Students who complete a bachelor of arts (BA) degree in communication studies will learn the theory, analysis, and practice of communications in a variety of contexts. You’ll develop and understanding interpersonal and intercultural relationships, as well as the role of communication in social transformation. You’ll be able to think, speak, and write clearly to many audiences.
Major Requirements (BA)
Required semester hours
36 hours of major coursework
120 total credits for graduation
To be accepted into the major, students must pass Introduction to Communication Theory (COMM 2010) with a grade of “C” or higher. This course is also a prerequisite to continued coursework in the major.
Students completing the major must submit an e-portfolio to the student’s departmental advisor. See catalog for more details.
20 semester hours (sh)
Require core courses (4 sh) — COMM 2010
Electives (16 sh) — Any COMM communication studies classes, including at least 8 sh at the 3000 level
The following descriptions are a sample of courses you may take as a communication studies major. For a complete list of required courses, please review the academic catalog.
An introduction to the theory and practice of public speaking. Topics include types of speeches, types and uses of source material, organization, performance, and speech criticism.
Introduction to theories of verbal and nonverbal human communication. Topics include intra- and interpersonal communication, communication in small groups, in organizations, and at the levels of public and mass communication. Required for admission to the Communication Studies concentration, and a prerequisite for most upper-level courses in that concentration.
The theory, analysis, and practice of communication in the development, maintenance, and decay of interpersonal relationships. Topics include verbal and nonverbal communication, perceptual accuracy, and effective listening.
An investigation of the principles and methods of small group communication, emphasizing decision making, problem solving, group structure, leadership, group dynamics, and effective group process.
The purpose of this course is to provide students with greater understanding of the relationship between communication and friendship. Topics will include uncertainty reduction, interpersonal attraction, self-disclosure, conflict, and the centrality of friendships in our lives across time.
The purpose of this course is to provide students with greater understanding of the communication process in the family setting. Topics to be addressed include dating, marriage, childrearing, conflict, divorce, remarriage, single parenting, and communication across the lifespan of the family.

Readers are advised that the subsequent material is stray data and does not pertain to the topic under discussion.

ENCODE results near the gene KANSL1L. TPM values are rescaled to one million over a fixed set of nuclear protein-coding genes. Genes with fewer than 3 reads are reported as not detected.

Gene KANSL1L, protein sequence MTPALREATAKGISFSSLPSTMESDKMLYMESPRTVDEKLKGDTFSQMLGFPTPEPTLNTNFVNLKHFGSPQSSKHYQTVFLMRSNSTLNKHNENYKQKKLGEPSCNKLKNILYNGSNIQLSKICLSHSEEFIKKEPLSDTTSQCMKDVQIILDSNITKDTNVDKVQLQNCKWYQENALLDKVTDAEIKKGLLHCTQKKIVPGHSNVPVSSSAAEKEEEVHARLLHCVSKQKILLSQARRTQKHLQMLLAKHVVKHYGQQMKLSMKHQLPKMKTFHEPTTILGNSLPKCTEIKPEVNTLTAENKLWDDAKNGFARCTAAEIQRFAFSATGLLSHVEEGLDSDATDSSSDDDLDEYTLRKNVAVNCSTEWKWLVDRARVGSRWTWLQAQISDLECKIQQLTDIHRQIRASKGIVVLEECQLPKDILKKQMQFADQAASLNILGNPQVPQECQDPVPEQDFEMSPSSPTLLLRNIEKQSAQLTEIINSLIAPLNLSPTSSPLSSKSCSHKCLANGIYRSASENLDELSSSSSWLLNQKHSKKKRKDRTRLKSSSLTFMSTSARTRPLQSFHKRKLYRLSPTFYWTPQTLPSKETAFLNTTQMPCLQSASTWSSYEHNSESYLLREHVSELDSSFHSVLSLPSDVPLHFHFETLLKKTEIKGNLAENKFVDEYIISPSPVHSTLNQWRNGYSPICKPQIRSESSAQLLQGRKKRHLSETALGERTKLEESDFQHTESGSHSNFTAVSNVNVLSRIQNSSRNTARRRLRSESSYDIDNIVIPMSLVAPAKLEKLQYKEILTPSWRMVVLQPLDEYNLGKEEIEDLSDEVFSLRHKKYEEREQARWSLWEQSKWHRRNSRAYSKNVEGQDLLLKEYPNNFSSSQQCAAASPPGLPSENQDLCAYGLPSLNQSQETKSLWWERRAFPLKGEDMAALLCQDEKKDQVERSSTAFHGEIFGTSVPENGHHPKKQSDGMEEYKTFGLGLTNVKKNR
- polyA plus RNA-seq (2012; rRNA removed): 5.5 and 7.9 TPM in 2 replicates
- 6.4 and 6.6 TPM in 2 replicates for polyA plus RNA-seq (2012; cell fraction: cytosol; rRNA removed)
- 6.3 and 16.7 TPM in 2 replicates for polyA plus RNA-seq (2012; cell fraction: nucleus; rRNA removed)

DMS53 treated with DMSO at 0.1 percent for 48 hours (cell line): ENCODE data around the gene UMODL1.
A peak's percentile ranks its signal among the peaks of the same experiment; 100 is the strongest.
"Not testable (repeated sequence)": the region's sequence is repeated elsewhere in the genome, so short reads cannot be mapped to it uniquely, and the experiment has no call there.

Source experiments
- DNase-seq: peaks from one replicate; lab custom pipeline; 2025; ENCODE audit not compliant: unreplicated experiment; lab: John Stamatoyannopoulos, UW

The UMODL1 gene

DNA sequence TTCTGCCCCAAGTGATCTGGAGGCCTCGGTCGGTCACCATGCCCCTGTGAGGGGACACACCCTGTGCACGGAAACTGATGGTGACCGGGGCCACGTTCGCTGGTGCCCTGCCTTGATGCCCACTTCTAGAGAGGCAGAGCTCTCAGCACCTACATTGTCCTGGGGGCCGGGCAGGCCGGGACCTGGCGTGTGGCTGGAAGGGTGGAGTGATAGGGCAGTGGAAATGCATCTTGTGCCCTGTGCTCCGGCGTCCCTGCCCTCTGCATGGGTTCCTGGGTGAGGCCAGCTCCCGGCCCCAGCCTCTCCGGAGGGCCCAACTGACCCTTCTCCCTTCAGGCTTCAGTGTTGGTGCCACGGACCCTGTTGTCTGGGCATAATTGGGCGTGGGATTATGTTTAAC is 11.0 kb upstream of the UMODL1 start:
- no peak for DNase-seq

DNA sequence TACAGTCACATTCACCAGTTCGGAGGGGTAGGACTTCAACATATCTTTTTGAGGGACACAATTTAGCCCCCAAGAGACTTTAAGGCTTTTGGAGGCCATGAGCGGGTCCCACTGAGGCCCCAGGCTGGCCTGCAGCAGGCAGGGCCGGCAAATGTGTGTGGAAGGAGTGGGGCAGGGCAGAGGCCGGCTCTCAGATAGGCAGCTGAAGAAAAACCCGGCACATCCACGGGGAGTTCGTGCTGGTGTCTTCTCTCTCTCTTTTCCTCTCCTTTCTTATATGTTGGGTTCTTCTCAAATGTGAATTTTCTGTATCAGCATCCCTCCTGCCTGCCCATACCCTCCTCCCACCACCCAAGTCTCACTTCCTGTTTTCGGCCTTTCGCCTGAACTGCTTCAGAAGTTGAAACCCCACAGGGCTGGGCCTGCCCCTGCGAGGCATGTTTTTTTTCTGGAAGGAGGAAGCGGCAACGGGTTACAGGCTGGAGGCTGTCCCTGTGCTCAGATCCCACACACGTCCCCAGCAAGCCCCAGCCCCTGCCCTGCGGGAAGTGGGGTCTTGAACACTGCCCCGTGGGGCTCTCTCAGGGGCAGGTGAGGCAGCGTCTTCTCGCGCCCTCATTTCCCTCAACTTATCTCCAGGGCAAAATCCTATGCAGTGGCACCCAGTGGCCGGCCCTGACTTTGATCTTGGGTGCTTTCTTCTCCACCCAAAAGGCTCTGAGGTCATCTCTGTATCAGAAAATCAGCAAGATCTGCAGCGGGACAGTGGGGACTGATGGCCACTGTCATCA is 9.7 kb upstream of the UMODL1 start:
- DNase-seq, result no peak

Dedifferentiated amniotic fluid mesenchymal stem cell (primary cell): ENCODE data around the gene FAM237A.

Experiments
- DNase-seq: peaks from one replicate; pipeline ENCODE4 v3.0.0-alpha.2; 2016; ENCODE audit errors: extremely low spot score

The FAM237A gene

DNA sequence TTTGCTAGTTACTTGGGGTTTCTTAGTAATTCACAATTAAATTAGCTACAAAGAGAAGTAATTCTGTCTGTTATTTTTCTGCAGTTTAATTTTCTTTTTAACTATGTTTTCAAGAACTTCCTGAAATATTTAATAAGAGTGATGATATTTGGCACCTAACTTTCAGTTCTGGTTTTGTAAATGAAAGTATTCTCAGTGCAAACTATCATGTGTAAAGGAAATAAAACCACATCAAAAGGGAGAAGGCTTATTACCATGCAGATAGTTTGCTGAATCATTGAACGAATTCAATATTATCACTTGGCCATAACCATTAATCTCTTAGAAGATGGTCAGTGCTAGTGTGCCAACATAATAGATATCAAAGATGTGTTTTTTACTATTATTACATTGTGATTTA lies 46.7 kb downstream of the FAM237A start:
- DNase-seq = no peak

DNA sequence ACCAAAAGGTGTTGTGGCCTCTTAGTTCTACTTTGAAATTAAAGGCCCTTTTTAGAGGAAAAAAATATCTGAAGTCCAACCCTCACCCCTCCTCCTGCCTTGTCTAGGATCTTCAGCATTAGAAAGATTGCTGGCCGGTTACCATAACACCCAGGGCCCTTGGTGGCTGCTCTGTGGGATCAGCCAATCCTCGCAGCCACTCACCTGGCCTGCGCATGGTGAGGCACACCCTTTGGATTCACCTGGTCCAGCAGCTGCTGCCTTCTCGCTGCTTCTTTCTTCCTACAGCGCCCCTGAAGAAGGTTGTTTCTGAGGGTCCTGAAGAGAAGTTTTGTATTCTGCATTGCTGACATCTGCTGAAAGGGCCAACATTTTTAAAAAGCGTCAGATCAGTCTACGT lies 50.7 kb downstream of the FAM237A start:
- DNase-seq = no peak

A study of the history of the various media of mass communications. The course includes the development of print, radio, television, film, and Internet. Required for admission to the Media Studies major, and prerequisite for most upper-level courses in the major.
An introduction to major topics, major theories and direct experience of inter-cultural communication. Through readings, discussion, exercises and field trips, students prepare for encounters with different cultures.
A writing course providing a review of writing basics, such as sentence structure and grammar, and emphasizing critical thinking and analysis.
An introduction to the theory and practice of rhetorical criticism, from classical to contemporary perspectives, including the analysis of a variety of contemporary public discourses.
Variable credit may be given for short-term seminars, study trips, service learning, experimental courses, and advanced seminars which synthesize or extend earlier work in the department.
Occasional gatherings, approximately four each semester, will enable students to complete departmental portfolios, and develop plans for post-graduate professional or educational work. Open to all students in the department. All upper-level students in the department must register for one either in the fall or spring semester of their graduating year.
Students are urged to take advantage of oustanding Chicago-area interships to develop skills, academic and professional interests. Internships may not substitute for major requirements or departmental course but do count toward the total hours needed to graduate. Please refer to the Internship section of the catalog for internship requirements and guidelines.